This show was the second sold out show at the Betsey Trotwood for the legendary Chris Stamey playing his first solo shows in London in a very long time indeed. The support act for this show was meant to be Mary Roswell who unfortunately had to pull out as she is still recovering from a very nasty Bike accident a few weeks ago. so Chris Stamey managed to persuade Jasper Jennings to replace Mary at the last minute.
Jasper came onstage at The Betsey and explained that while he may look and sound a lot like Chris Stamey this opening set would only feature Chris Stamey songs that the man himself doesn't sing live.
It soon became clear that Jasper was a Llewyn Davis like character, who had been coaxed onto the stage to entertain us against his own best will, as he told us all the songs would be songs for other people, which also explains why I am guessing at many of the song titles.
Jasper opened his set with After All This Time that featured some beautifully strummed acoustic guitar and plenty of longing in the vocals, as he hoped to be given one last chance at love. We then got a perfect song for the terrible weather we've been having as he carefully picked his way through No Matter The Weather telling us that it wouldn't get in the way of his love at all.
Jasper then told us the next song I fall In Love So Easily was one that Chris wrote for Milly Maguire and that Chris had never sung this song live, it was a real treat sounding very much like a Chet Baker style love ballad, the guitar had a cool resonance that perfectly fit the lyrics.
It was then time to play a tune that Chris had recorded in London in 1976 with the Sneakers as a good chunk of the audience sang along with Jasper to the brilliant On The Brink as we heard all they ways the relationship was falling apart.
Then Jasper informed us he was going to play an answer song, in this case it was the song Chris wrote in reply to Glen Campbells By The Time I Get To Phoenix the brilliantly sardonic I Don't Think Of You that was originally sung by Ramune Martin back in 2022 as we found out just how forgettable Glen's lovesick character was.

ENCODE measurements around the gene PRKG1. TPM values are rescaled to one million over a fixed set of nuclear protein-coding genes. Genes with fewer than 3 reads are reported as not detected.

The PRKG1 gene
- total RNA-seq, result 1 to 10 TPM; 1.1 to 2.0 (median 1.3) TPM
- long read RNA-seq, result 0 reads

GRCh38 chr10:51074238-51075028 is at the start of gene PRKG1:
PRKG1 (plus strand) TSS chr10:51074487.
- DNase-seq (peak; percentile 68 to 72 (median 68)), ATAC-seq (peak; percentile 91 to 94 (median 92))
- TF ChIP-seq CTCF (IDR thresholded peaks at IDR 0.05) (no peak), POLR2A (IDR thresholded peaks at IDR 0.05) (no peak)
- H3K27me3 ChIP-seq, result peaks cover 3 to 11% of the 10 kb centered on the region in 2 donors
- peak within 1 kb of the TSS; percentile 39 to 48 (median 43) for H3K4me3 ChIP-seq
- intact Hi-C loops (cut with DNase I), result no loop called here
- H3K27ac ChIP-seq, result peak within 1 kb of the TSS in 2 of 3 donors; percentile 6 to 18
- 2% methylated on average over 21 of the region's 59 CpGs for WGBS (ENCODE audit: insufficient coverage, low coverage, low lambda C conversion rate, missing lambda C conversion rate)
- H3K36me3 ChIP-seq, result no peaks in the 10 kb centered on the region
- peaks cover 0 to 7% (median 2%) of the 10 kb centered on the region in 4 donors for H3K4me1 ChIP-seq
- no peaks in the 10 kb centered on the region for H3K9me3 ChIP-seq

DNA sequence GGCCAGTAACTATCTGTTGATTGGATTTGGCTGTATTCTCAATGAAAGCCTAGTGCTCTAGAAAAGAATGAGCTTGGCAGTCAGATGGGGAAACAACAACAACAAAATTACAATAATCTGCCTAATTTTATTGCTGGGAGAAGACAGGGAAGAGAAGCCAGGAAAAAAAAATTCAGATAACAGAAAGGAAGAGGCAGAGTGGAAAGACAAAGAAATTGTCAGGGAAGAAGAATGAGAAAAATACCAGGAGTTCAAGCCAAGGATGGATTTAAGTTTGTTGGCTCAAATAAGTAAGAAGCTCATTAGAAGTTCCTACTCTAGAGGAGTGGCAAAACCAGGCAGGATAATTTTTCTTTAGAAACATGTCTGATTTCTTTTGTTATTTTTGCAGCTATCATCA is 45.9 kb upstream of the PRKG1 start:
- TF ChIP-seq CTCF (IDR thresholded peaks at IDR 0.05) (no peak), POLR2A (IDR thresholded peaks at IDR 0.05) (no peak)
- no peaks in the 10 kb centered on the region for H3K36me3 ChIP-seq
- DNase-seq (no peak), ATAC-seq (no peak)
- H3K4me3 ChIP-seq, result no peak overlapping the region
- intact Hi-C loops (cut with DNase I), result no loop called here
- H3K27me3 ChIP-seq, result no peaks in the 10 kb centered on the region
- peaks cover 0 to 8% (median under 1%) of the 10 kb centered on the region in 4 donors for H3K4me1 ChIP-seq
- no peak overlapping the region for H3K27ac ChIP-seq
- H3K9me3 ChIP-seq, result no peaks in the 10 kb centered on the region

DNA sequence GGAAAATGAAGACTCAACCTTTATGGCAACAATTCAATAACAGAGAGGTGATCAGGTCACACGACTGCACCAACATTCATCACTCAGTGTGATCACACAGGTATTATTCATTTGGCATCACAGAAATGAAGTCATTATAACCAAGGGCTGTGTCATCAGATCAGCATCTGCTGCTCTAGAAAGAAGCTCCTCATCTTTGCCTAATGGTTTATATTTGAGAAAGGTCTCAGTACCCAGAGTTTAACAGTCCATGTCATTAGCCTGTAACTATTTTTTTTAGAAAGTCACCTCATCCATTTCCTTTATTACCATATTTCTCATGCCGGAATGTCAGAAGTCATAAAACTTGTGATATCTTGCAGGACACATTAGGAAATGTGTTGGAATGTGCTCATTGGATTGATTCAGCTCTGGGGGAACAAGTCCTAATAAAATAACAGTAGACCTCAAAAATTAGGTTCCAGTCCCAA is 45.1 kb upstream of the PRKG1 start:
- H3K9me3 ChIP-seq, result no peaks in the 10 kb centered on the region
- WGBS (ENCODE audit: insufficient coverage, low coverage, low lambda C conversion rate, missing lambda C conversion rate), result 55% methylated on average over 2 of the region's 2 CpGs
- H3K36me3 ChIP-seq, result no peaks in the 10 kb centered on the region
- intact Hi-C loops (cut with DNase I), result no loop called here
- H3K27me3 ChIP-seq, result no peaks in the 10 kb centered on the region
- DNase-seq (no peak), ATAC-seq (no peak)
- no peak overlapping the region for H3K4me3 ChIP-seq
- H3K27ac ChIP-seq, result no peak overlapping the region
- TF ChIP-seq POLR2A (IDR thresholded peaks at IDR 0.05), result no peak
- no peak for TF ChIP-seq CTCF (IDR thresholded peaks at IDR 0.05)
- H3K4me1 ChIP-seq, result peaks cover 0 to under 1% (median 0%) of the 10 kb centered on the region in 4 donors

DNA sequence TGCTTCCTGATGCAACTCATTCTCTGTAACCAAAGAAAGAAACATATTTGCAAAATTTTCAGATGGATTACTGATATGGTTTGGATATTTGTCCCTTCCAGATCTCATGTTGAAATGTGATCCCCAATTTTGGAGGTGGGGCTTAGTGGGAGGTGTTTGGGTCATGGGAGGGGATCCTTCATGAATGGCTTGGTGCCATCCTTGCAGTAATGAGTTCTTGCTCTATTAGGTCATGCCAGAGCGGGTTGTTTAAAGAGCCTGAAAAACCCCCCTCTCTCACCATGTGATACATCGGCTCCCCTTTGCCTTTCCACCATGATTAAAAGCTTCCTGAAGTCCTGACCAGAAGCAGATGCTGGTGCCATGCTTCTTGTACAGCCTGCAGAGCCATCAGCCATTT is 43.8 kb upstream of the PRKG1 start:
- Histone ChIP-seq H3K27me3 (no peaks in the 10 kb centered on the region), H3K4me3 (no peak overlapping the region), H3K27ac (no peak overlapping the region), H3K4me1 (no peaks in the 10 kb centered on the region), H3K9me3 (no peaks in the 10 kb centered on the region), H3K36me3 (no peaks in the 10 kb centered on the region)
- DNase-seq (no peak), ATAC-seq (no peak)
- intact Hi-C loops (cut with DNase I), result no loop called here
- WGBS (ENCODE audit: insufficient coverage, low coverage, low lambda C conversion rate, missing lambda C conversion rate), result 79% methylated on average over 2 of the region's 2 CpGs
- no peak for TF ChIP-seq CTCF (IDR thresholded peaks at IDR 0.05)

Jasper then chose to play a song off Chris Stamey's latest album The Great Escape, that Jasper told us was Chris' Covid anthem written after arriving Back In New York just as the pandemic was shutting the world down, it was rueful and made clear just how hard it was to contemplate what was going down.
Jasper then told us the next song was one that Chris helped Kathleen Hanna write for Le Tigre, that Chris had never even attempted to play live before, as he told us the songs genesis before he tried to sing Fake French and got about halfway through before getting too tangled up in the Fake French phrases and giving up.
Jasper closed his set with another song from The Great Escape a lovely ringing version of Greensboro Days that was full of memories of times gone by.
After a short break on came Chris Stamey with his Cellist who was introduced as Chrissy and who was playing her second show with Chris having met him a few hours before the show on the 30th. Chrissy was playing from the charts Chris provided her with.